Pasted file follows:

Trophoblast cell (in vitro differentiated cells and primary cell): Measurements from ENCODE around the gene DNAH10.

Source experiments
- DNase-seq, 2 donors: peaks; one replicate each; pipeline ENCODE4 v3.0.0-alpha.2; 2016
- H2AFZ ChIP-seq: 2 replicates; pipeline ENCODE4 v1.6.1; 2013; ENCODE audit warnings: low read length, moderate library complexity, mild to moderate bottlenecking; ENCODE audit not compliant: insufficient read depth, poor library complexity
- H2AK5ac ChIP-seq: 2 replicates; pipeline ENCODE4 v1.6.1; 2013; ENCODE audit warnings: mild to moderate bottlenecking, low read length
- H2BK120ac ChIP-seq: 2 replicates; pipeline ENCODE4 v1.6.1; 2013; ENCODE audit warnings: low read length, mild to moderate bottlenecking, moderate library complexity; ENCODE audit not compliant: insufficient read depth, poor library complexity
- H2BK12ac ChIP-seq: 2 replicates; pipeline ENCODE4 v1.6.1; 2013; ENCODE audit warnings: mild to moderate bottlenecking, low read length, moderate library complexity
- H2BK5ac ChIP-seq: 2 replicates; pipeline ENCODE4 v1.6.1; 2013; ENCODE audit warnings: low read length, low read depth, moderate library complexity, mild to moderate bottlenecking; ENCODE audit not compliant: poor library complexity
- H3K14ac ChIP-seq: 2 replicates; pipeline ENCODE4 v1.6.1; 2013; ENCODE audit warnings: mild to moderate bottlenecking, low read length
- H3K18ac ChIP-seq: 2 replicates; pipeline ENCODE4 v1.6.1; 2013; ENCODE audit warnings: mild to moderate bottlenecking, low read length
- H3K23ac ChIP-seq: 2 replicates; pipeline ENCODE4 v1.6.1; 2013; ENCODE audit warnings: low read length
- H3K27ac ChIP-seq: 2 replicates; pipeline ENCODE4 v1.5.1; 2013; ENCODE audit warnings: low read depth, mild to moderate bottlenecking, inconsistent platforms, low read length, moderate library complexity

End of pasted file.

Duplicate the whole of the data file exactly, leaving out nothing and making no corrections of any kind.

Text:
Trophoblast cell (in vitro differentiated cells and primary cell): Measurements from ENCODE around the gene DNAH10.

Source experiments
- DNase-seq, 2 donors: peaks; one replicate each; pipeline ENCODE4 v3.0.0-alpha.2; 2016
- H2AFZ ChIP-seq: 2 replicates; pipeline ENCODE4 v1.6.1; 2013; ENCODE audit warnings: low read length, moderate library complexity, mild to moderate bottlenecking; ENCODE audit not compliant: insufficient read depth, poor library complexity
- H2AK5ac ChIP-seq: 2 replicates; pipeline ENCODE4 v1.6.1; 2013; ENCODE audit warnings: mild to moderate bottlenecking, low read length
- H2BK120ac ChIP-seq: 2 replicates; pipeline ENCODE4 v1.6.1; 2013; ENCODE audit warnings: low read length, mild to moderate bottlenecking, moderate library complexity; ENCODE audit not compliant: insufficient read depth, poor library complexity
- H2BK12ac ChIP-seq: 2 replicates; pipeline ENCODE4 v1.6.1; 2013; ENCODE audit warnings: mild to moderate bottlenecking, low read length, moderate library complexity
- H2BK5ac ChIP-seq: 2 replicates; pipeline ENCODE4 v1.6.1; 2013; ENCODE audit warnings: low read length, low read depth, moderate library complexity, mild to moderate bottlenecking; ENCODE audit not compliant: poor library complexity
- H3K14ac ChIP-seq: 2 replicates; pipeline ENCODE4 v1.6.1; 2013; ENCODE audit warnings: mild to moderate bottlenecking, low read length
- H3K18ac ChIP-seq: 2 replicates; pipeline ENCODE4 v1.6.1; 2013; ENCODE audit warnings: mild to moderate bottlenecking, low read length
- H3K23ac ChIP-seq: 2 replicates; pipeline ENCODE4 v1.6.1; 2013; ENCODE audit warnings: low read length
- H3K27ac ChIP-seq: 2 replicates; pipeline ENCODE4 v1.5.1; 2013; ENCODE audit warnings: low read depth, mild to moderate bottlenecking, inconsistent platforms, low read length, moderate library complexity